Most of us are quite familiar with the plot of Little Women. We’ve read the book (perhaps a few times), we’ve seen the movies (definitely a few times), and we’ve spent hours comparing ourselves to the four main characters. So if you went to see the most recent adaptation of Little Women, written and directed by Greta Gerwig, you’d be forgiven for thinking there wouldn’t be any surprises before the movie started. But you would be wrong.
One of the big differences in Greta’s Little Women is the ending. It’s not like the ending of the book, nor is it like the ending of the 1994 adaptation. It might actually be a bit shocking for people who have grown up loving the story of Little Women, but there’s a very good reason for the changes. Here’s why Greta Gerwig’s Little Women ending is so startling — but in a good way! (And yes, we’re including a spoiler alert. The book may be old, but the movie is new!)
Here’s what happens in the newest Little Women ending.
While the overarching story of Greta’s Little Women is the same, its presentation couldn’t be more different from the other adaptations we’ve seen. Most notably, the story is not told chronologically — the familiar scenes are all there (Jo meeting Laurie, Amy and the limes, Meg flirting with John Brooke, Beth and the piano), but the story jumps around between the first half and second half.
While a bit startling (and probably pretty confusing for people who aren’t as familiar with the story beats), this non-linear storytelling provides a fresh take on the classic. This is probably most evident when it comes to Beth’s death. The film cuts between Beth’s first illness (from which she recovers) and her second (from which she doesn’t) and the audience experiences both extreme joy and sorrow over the course of only a few minutes.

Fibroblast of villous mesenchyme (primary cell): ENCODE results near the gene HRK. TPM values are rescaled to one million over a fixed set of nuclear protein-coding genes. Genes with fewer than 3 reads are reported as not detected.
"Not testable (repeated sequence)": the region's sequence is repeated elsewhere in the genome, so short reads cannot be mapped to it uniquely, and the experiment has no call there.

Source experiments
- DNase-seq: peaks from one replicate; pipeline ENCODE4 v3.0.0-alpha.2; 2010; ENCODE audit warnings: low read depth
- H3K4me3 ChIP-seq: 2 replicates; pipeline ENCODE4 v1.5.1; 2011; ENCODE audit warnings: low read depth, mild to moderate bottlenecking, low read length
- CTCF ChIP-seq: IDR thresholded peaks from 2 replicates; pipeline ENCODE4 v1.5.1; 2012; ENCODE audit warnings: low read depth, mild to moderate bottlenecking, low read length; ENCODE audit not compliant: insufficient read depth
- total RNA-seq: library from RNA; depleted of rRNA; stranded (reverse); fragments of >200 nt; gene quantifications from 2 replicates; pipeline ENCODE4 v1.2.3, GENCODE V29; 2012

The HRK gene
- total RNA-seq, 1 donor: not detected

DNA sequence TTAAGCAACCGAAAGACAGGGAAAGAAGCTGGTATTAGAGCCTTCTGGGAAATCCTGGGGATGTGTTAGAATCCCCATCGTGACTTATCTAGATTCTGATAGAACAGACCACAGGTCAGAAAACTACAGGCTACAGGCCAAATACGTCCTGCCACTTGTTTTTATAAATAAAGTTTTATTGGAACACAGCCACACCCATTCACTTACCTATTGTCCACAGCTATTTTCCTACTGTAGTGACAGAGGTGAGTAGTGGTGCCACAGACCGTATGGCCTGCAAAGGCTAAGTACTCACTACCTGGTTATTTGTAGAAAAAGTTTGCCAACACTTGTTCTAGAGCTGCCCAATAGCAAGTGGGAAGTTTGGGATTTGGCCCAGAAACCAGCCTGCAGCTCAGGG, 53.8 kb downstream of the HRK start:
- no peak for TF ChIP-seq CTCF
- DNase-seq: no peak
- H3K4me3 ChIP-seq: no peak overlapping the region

At the end of the movie, we see Jo discussing the publication of her book, Little Women. She’s finally written the story of her and her sisters. Her publisher likes it, except for the ending. He insists that the protagonist needs to get married, but Jo pushes back. “She doesn’t marry anyone,” she says. Her publisher won’t accept that, though, saying that the book’s protagonist needs to either marry Laurie or Bhaer.
After some brilliant negotiating, Jo finally relents and says that the protagonist can marry the professor. We see a very rushed scene of Jo rushing to the train station to stop Bhaer from leaving her and they all live happily ever after. “We can call the chapter ‘Under the Umbrella,’” the publisher says (a nod to the chapter of the same name in the actual book Little Women).
But the way it’s presented makes it pretty clear — in Greta’s Little Women, Jo doesn’t marry Bhaer. She doesn’t marry anyone — and that’s exactly what she’s been saying throughout the film. In her book, her counterpart can get married as long as it means the book gets published and Jo gets paid. But in the movie’s reality, it really seems like Jo is still single.
The Little Women ending is actually a nod to the true story of author Louisa May Alcott.
As you almost certainly already know, Little Women (the book) was based on Louisa May Alcott’s life with her three sisters. And in real life, Louisa never married. She remained unmarried until her death in 1888. We can assume, however, that Louisa was probably encouraged to add a happy ending (including marriage for Jo) to her book.
As the movie comes to an end, we see the true happy ending for Jo, and it isn’t marriage. It’s watching her book be published. That is what constitutes Jo’s happy ending, and honestly? It’s pretty perfect.
More from Distractify:
More From Distractify
Entertainment Entertainment Entertainment Entertainment